METAL ION CONCENTRATION IN LOCAL WATERSHEDS, BLOOMINGTON ILLINOIS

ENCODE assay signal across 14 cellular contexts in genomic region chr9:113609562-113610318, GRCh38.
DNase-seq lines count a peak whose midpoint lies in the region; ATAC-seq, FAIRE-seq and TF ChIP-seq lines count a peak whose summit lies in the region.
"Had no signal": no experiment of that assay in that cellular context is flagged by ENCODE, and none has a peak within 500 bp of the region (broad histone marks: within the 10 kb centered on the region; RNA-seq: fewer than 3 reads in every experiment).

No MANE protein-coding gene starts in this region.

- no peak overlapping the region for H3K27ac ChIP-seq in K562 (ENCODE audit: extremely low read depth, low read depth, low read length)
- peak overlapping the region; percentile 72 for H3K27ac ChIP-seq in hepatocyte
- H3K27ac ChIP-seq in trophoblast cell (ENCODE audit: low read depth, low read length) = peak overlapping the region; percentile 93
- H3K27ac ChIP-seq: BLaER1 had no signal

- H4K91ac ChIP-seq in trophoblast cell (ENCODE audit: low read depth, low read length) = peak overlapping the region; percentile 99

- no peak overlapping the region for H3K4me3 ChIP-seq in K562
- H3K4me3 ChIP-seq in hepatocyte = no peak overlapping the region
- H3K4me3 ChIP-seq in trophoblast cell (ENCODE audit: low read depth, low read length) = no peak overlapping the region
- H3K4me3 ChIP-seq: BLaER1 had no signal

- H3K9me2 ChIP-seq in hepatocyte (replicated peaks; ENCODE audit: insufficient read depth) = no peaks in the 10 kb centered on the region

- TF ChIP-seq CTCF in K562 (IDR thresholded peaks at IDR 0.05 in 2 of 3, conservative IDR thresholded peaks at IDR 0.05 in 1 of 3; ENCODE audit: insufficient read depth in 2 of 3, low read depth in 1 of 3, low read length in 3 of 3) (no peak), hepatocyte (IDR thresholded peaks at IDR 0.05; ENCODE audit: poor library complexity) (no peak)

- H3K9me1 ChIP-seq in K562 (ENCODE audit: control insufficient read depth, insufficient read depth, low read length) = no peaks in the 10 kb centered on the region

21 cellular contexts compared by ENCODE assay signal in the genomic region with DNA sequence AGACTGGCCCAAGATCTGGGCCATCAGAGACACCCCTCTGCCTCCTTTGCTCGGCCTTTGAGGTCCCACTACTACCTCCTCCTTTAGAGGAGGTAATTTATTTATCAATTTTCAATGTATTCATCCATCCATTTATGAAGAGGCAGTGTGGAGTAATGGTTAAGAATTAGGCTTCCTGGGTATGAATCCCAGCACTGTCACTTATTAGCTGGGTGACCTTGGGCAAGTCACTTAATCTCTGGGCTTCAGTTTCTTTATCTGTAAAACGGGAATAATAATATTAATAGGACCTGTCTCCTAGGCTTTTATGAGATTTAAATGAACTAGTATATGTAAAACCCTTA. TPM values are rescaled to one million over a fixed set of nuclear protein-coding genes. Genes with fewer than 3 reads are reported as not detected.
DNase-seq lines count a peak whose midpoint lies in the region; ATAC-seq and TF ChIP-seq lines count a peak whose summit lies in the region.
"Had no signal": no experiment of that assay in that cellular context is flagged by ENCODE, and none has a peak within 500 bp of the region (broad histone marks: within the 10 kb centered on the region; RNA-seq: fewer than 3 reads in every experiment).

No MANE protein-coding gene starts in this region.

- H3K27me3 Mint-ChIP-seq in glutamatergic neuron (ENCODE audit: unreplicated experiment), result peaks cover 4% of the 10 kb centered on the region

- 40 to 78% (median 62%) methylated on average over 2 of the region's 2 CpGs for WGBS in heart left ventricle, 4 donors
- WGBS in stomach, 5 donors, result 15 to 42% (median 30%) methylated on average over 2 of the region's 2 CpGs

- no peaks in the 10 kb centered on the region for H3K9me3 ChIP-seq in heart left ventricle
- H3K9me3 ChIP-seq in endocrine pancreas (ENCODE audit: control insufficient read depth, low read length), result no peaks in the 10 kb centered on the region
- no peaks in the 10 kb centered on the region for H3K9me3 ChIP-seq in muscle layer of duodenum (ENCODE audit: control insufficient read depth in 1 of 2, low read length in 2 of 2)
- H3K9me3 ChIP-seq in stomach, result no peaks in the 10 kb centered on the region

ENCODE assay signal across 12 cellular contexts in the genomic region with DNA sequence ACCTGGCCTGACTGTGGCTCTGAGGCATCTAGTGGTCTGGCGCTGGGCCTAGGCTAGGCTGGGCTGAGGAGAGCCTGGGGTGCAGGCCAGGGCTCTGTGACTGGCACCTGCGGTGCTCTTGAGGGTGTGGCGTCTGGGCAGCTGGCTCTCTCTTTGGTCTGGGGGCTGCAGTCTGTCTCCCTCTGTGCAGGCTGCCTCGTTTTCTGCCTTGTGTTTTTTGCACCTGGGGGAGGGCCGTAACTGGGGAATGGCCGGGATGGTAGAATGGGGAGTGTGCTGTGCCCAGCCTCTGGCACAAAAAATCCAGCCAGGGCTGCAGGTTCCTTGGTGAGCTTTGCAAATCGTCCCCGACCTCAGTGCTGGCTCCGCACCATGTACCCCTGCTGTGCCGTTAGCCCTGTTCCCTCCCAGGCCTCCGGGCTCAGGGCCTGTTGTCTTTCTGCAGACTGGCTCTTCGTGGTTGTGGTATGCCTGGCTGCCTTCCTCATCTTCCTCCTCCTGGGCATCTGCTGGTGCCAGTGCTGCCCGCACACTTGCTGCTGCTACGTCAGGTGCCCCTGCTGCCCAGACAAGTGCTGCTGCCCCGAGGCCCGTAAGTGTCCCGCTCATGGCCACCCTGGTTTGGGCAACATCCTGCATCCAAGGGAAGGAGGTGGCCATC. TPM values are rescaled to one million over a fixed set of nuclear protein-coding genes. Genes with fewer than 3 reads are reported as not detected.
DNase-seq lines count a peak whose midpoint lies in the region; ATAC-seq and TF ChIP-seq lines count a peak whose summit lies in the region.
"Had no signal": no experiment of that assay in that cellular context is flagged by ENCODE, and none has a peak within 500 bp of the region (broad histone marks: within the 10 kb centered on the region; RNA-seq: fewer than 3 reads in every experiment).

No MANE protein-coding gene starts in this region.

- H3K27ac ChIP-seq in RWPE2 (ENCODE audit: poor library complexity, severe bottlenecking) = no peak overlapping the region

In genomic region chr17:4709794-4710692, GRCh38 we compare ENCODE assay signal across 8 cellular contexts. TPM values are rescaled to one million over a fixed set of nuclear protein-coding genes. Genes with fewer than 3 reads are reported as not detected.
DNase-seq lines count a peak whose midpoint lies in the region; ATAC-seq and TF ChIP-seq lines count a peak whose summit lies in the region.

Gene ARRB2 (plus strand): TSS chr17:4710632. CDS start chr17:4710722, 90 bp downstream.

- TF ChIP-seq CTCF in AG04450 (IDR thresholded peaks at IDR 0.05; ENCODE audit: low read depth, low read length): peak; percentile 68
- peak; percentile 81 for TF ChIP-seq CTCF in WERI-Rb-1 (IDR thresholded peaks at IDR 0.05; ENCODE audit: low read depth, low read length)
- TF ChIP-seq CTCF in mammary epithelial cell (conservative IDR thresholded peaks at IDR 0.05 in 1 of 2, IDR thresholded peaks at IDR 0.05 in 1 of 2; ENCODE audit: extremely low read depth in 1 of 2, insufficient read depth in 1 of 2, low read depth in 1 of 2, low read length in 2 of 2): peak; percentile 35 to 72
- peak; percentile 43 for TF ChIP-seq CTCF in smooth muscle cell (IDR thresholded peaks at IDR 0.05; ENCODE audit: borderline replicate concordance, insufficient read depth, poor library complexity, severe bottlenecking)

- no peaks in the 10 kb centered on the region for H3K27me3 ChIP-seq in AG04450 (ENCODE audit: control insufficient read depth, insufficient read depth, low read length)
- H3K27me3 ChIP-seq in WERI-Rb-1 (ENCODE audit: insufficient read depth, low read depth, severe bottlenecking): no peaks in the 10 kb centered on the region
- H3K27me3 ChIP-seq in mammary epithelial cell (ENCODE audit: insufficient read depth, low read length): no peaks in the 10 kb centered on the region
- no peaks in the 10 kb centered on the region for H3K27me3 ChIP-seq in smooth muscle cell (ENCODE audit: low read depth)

Water resources in the Midwest, like all places, are vital to sustain a growing and thriving region. In a region where larger cities use surface water for drinking and industry, pollutants and particulates can have dramatic effects on a population and the ecology. While these pollutants may take many forms, the focus of this project was the metallic compounds and elements which enter water supplies. This study was aimed to research the concentration of metal ions in major tributaries supplying local drinking water to Bloomington, namely Money Creek to the Northeast (supplying Lake Bloomington) and Six Mile Creek to the North (supplying Lake Evergreen). Discharge from the streams was measured on a biweekly basis as well as during storm events by automated equipment; during this time samples were also taken. These samples were then acidified to prevent coagulation and bonding, and run through an atomic absorption spectrometer to determine the types and concentrations of specific metals which are present. Lead, copper, zinc, and iron were all tested. Samples have been taken during a variety of times, day and night, and various weather events, to obtain a more broad understanding of the stream dynamics. Results showed lead concentrations up to 0.6 mg/L and zinc up to 0.016 mg/L. Iron was limited in results due to equipment issues and copper was too low in concentration to be detected. These were compared to discharge measurements to plot the fluctuations in total metals passing through the stream. Results showed heightened concentrations of lead during high flow and lowered concentrations of zinc during these events.